Laser capture microdissection (LMD) is a relatively new technique for the isolation of single cells. The application in forensic investigations has become more and more widespread, especially to select spermatozoa out of mixtures with vaginal cells. In particular in cases with low numbers of sperm it could be profitable to isolate all male cells (e.g. sperm and male epithelial cells) instead of focussing on the sperm only. Therefore, the specific labelling and detection of the male cells in a male/female cell mixture is necessary. In order to label all cells carrying a Y-chromosome we used a digoxigenin labelled chromosome Y hybridisation probe (Q Biogen). The stained cells were isolated with the SL microCut LMD system from Molecular Machines & Industries AG (MMI). At least ten diploid male cells were required to obtain a partial STR profile, with 20 cells, a full profile could be obtained.
"Fluorescence in situ hybridisation (FISH) probes, specific for X and Y chromosomes, are used to distinguish male from female cells. This application becomes widespread in forensic investigations of sexual assault cases with low numbers of sperm cells or male/female mixtures of blood or epithelial cells (Anslinger et al. 2005; Vandewoestyne and Deforce 2010). In medical sciences, LCM is used in cancer research to determine the cell-specific gene expression profile from heterogeneous human tissues (Curran et al. 2000; Cho-Vega et al. 2005). "
[Show abstract][Hide abstract] ABSTRACT: This review presents the basic problems and currently available molecular techniques used for genetic profiling in disaster victim identification (DVI). The environmental conditions of a mass disaster often result in severe fragmentation, decomposition and intermixing of the remains of victims. In such cases, traditional identification based on the anthropological and physical characteristics of the victims is frequently inconclusive. This is the reason why DNA profiling became the gold standard for victim identification in mass-casualty incidents (MCIs) or any forensic cases where human remains are highly fragmented and/or degraded beyond recognition. The review provides general information about the sources of genetic material for DNA profiling, the genetic markers routinely used during genetic profiling (STR markers, mtDNA and single-nucleotide polymorphisms [SNP]) and the basic statistical approaches used in DNA-based disaster victim identification. Automated technological platforms that allow the simultaneous analysis of a multitude of genetic markers used in genetic identification (oligonucleotide microarray techniques and next-generation sequencing) are also presented. Forensic and population databases containing information on human variability, routinely used for statistical analyses, are discussed. The final part of this review is focused on recent developments, which offer particularly promising tools for forensic applications (mRNA analysis, transcriptome variation in individuals/populations and genetic profiling of specific cells separated from mixtures).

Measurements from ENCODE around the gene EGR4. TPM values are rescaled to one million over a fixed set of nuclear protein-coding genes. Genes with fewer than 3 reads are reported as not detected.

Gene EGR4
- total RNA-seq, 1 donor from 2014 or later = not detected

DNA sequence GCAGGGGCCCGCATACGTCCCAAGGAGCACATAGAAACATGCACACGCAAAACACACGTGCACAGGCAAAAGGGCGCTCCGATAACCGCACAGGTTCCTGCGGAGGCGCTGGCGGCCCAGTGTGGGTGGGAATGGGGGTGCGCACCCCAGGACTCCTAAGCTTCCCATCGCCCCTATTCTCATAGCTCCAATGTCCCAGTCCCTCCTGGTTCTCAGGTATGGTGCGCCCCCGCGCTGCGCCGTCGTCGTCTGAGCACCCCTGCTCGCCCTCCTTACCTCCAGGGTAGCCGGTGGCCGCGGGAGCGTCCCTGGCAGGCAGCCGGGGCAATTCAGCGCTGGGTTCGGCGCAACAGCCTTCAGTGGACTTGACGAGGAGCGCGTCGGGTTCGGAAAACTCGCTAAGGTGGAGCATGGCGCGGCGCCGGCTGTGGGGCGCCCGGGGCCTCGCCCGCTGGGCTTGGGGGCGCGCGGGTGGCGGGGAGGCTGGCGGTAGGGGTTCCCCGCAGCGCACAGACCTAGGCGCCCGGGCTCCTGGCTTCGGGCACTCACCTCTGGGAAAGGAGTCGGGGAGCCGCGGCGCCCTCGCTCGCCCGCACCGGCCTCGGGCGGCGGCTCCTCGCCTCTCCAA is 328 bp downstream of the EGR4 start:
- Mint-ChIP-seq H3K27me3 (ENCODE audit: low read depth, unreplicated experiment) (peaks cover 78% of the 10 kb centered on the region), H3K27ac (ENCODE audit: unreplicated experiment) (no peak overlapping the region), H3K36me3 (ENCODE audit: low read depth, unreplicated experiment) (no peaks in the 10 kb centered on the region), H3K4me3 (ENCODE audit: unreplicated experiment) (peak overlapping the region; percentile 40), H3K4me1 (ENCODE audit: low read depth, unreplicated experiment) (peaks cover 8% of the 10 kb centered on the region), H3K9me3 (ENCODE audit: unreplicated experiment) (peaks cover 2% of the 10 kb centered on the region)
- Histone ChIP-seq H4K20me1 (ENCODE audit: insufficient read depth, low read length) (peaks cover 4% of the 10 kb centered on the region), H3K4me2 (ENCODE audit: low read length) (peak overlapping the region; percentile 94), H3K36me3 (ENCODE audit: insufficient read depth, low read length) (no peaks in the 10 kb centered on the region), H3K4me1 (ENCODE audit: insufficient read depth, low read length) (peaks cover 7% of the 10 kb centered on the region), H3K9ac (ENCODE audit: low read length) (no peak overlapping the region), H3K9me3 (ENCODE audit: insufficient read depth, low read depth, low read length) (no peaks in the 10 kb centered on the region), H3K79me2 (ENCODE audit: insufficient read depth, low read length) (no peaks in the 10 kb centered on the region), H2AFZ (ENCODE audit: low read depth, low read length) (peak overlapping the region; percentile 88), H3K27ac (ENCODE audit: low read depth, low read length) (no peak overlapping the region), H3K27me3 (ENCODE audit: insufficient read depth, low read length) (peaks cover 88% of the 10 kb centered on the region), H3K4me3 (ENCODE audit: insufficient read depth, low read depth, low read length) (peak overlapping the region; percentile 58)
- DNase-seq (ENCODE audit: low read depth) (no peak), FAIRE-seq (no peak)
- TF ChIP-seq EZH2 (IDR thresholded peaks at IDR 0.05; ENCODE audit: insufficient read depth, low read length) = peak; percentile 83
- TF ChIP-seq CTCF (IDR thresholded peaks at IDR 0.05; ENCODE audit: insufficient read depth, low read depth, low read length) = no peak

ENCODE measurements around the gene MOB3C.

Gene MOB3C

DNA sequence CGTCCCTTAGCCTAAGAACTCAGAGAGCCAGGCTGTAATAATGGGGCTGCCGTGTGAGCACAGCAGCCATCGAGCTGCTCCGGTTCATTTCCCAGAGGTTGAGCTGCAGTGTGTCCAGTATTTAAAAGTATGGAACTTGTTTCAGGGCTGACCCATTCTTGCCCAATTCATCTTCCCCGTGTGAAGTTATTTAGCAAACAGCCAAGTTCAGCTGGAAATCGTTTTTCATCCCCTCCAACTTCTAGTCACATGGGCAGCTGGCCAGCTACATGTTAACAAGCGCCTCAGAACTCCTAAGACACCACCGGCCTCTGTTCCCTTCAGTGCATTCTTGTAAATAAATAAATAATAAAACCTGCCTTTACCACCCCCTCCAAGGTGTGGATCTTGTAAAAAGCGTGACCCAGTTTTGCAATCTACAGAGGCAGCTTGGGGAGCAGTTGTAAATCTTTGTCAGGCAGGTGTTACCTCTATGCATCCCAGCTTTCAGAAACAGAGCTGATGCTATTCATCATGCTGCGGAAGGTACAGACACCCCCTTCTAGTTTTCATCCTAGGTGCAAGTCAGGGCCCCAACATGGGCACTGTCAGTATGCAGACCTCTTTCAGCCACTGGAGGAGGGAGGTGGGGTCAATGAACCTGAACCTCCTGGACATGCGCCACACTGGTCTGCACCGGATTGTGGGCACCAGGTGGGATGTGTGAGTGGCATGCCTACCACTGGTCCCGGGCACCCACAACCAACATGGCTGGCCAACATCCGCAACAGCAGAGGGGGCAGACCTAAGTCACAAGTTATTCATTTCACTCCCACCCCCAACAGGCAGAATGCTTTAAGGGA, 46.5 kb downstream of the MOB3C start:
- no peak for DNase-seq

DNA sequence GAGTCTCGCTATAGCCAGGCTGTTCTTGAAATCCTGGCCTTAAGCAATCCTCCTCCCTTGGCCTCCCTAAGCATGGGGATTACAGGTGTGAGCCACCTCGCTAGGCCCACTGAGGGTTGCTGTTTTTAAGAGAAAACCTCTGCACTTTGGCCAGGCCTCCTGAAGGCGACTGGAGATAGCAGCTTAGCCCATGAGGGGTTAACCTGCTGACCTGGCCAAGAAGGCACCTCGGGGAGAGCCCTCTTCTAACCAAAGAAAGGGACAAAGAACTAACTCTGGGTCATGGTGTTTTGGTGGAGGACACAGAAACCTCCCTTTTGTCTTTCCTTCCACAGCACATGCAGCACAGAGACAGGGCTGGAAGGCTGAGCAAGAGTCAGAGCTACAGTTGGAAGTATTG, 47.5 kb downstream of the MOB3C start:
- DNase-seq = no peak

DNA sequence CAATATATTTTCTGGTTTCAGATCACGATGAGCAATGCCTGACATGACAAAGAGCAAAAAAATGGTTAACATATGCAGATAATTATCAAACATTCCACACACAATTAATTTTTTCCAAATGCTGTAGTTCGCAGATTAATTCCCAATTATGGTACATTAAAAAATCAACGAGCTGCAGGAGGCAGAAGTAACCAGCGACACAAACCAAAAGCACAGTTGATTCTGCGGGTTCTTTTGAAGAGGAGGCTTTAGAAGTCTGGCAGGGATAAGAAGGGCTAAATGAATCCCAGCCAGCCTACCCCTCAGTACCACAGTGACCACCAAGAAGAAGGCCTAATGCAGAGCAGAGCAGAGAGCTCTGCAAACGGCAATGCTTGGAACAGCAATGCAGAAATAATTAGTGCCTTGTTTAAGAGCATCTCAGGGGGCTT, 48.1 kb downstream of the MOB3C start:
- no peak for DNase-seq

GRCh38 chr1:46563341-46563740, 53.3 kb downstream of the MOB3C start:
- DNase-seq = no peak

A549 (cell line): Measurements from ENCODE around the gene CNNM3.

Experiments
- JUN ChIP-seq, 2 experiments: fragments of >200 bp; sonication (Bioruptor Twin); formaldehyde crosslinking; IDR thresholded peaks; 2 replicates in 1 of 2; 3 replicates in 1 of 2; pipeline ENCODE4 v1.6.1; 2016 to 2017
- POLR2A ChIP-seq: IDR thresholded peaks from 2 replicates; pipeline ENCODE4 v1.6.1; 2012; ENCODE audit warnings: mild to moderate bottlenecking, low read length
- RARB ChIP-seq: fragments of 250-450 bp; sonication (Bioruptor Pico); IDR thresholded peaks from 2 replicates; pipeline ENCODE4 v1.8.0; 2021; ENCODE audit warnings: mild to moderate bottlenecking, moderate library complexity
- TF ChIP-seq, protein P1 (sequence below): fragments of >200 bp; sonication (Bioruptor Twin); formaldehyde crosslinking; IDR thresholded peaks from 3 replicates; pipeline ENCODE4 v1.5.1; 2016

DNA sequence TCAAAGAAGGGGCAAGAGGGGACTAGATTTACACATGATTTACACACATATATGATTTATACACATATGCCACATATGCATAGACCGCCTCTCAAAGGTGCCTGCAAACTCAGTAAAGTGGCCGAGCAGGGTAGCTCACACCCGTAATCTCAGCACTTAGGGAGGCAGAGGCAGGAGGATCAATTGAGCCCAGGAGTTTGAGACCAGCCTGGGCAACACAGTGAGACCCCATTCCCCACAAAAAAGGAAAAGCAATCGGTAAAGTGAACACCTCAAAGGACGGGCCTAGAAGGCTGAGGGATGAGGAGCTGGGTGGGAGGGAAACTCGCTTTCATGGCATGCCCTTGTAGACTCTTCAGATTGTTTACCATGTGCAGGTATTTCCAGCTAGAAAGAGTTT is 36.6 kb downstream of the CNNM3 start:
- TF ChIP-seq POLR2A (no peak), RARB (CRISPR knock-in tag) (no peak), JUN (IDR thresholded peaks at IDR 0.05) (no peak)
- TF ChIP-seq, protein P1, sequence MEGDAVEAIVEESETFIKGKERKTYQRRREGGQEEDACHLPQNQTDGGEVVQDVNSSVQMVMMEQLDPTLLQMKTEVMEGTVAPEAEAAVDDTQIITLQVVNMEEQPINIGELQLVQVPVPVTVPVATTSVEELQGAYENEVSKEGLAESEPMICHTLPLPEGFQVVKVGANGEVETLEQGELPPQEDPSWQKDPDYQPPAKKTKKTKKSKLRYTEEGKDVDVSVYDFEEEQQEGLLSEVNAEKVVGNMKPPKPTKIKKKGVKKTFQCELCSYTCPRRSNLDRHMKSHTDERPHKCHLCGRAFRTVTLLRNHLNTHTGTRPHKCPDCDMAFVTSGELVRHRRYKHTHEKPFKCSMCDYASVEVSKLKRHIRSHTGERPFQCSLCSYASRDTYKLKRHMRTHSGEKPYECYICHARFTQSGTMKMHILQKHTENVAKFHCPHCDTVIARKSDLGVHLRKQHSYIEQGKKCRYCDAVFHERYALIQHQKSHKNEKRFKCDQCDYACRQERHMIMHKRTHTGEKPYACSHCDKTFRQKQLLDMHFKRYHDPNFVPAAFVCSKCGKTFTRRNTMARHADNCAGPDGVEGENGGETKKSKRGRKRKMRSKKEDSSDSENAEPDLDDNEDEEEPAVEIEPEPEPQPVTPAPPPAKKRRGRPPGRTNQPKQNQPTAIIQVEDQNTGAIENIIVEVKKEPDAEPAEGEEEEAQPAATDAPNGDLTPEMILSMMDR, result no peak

"The different cell types can be recognized by morphological characteristics, various chemical staining or fluorescence labeling techniques. These methods allow to establish a clear DNA profile from few cells present in a mixture samples that otherwise had not be detected while swabbed by the major component and not detectable in the profile ( Elliott et al., 2003; Anslinger et al., 2005; Anoruo et al., 2007 ; Sanders et al., 2006). With laser micro dissection techniques ( Anslinger et al., 2007; Vandewoestyne et al., 2009), it has been shown that cells derived from a male contributor can be analyzed separately from those derived from a female contributor after morphological or fluorescent labeling identification. "
"Similarly, specific detection and isolation of male cells in male/female mixtures such as fingernail scrapings, bite or licking traces and male/female blood mixtures could be a major advantage. Therefore, several groups developed staining methods to perform sex-specific labelling of cells for LCM [37–41]. To distinguish male from female cells, fluorescence in situ hybridization (FISH) is performed using Y chromosome specific probes. "
[Show abstract][Hide abstract] ABSTRACT: In forensic sciences, short tandem repeat (STR) analysis has become the prime tool for DNA-based identification of the donor(s) of biological stains and/or traces. Many traces, however, contain cells and, hence, DNA, from more than a single individual, giving rise to mixed genotypes and the subsequent difficulties in interpreting the results. An even more challenging situation occurs when cells of a victim are much more abundant than the cells of the perpetrator. Therefore, the forensic community seeks to improve cell-separation methods in order to generate single-donor cell populations from a mixed trace in order to facilitate DNA typing and identification. Laser capture microdissection (LCM) offers a valuable tool for precise separation of specific cells. This review summarises all possible forensic applications of LCM, gives an overview of the staining and detection options, including automated detection and retrieval of cells of interest, and reviews the DNA extraction protocols compatible with LCM of cells from forensic samples.
Deutsche Zeitschrift für die Gesamte Gerichtliche Medizin 11/2010; 124(6):513-21. DOI:10.1007/s00414-010-0499-4 · 2.71 Impact Factor
Data provided are for informational purposes only. Although carefully collected, accuracy cannot be guaranteed. The impact factor represents a rough estimation of the journal's impact factor and does not reflect the actual current impact factor. Publisher conditions are provided by RoMEO. Differing provisions from the publisher's actual policy or licence agreement may be applicable.